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Our Wisconsin charter school uses scientific research and project-based learning as the focus of our curriculum. Project learning is based on a constructivist model of learning that engages you in real-world scholarly activity because you get to chose topics that interest you.
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How Can We Launch a Probe into Low Orbit?

Posted on December 16, 2014 by Bret H. 10th grade

At Wildlands, the students have opportunities to perform projects that wouldn't even be considered at a normal school. This year a group of six students had the bold idea of sending a weather balloon into low orbit with cameras and other monitoring probes attached. After fundraising for about a month, our group finally raised enough money to buy the equipment.

To run our module we are using a Raspberry Pi, which is a credit card sized computer, to control our camera and probes. The other equipment we are using includes a camera, GPS, altitude, temperature, and barometric pressure sensor.

Equipment like this is quite expensive, and the total cost to start our project was around five hundred dollars. We set up a fundraiser page on the internet and then we asked our parents and grandparents to donate money.  In addition to that, we got a sponsorship from Airgas for about $150 dollars worth of helium.

To program the Raspberry Pi, we had a lot to do.  First, we started by downloading a Raspberry Pi image.  Once we had the image we could begin programming our parts.  We started with our camera.  For the camera programming we had to first install the camera into the Raspberry Pi.  Once it was installed we began writing a simple command to take a single picture.  However for our actual launch we need it to take a picture every 15 seconds. So we wrote a command that does exactly that.  Next, we decided we should hook up the other sensors, but once we found directions and made our plan of how to do it, we found out we were missing the required parts for connecting them to the Raspberry Pi.  We ordered the parts and are currently still waiting for the parts to come.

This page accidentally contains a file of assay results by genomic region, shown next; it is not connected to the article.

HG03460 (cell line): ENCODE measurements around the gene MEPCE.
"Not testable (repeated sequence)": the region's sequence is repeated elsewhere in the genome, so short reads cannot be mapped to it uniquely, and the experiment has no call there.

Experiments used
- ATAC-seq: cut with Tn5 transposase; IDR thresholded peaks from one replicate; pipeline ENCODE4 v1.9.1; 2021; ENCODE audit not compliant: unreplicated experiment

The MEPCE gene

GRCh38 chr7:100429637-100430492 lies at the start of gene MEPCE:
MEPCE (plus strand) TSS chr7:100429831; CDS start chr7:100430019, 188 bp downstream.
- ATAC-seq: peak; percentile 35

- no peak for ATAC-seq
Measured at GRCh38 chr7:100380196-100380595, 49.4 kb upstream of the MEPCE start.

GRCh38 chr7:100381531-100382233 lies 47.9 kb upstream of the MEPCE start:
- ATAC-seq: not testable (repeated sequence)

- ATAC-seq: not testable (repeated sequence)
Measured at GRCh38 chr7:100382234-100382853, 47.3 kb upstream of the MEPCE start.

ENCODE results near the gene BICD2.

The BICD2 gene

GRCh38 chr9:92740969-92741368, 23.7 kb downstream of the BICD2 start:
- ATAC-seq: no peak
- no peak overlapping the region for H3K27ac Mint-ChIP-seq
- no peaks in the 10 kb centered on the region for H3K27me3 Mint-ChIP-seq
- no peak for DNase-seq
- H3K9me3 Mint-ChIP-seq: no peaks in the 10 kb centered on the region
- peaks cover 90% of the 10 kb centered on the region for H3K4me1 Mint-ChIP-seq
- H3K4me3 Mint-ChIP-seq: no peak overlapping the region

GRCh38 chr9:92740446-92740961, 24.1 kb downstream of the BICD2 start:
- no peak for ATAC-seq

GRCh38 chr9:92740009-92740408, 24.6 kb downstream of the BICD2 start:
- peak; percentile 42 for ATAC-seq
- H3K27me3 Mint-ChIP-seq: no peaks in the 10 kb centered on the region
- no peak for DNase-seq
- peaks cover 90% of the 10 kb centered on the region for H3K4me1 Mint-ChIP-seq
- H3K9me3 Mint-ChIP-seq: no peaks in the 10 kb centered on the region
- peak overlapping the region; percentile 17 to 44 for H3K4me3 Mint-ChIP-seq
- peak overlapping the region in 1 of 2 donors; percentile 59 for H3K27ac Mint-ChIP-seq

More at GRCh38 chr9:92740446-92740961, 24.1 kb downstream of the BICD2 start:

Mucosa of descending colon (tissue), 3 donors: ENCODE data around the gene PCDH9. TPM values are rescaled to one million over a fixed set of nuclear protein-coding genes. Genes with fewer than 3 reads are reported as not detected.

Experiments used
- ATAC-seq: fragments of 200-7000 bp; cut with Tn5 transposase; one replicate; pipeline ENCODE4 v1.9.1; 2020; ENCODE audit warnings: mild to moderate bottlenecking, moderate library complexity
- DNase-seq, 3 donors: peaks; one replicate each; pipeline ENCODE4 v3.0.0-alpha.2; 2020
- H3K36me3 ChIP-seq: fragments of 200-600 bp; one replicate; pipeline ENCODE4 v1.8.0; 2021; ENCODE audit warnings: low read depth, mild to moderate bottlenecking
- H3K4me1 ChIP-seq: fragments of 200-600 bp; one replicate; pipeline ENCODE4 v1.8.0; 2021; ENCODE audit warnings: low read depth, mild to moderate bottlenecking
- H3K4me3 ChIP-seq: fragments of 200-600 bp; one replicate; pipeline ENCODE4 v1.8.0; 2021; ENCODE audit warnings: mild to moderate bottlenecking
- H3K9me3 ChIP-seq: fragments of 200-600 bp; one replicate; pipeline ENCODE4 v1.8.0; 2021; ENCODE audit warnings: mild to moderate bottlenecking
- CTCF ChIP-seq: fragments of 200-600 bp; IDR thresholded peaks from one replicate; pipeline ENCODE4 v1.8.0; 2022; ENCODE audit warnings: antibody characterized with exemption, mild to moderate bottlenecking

While we were starting this project, we encountered several complications.  The biggest problem we came across was the possibility of needing a license.  After several hours of research we found out that we could launch our balloon without a license if the cargo was less than twelve pounds.  After we did a little more research we concluded that our cargo would be light enough.  The next problems we faced were the size of the balloon, the amount of helium,  and how it would hold twelve pounds. After examining several different charts and sources, we found that we would need a 20 foot balloon and about 120 cubic feet of helium.  Lastly, how we were going to get our supplies?  Originally, we were going to get all of the equipment off of a website called Stratostar. Unfortunately, they never responded to our message, so we needed to find a different outlet.  In the end, we ordered our materials from several different places.

The way our system will work is quite simple. We are going to attach all of the probes to our Raspberry Pi to record data. Using the Raspberry Pi we will take a picture every couple of seconds and record altitude, temperature, and barometric pressure data the whole time the balloon is in the air.  To launch our probe, we will put our Raspberry Pi into a polystyrene box and attach it to the weather balloon and parachute.  Then we will fill the balloon with helium and once the proper amount of helium is in the balloon, it will float up to the edge of space, collecting data periodically.  Once it is around 25 miles up, the balloon will pop because helium expands at higher altitudes.  Then the probe will fall back down gently with assistance from the parachute.  Once it is back down on earth we will locate it with the help of the GPS unit.  Then we will compile all of the data we collected and present our results.

If the first launch is successful we would like to raise more funds, extending our project to conduct a launch during three different seasons and compare our results.

Thanks to everyone who donated to make our project happen!




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In the winter of 2011, Wildlands Charter School students began producing news stories for our website and an electronic email newsletter.

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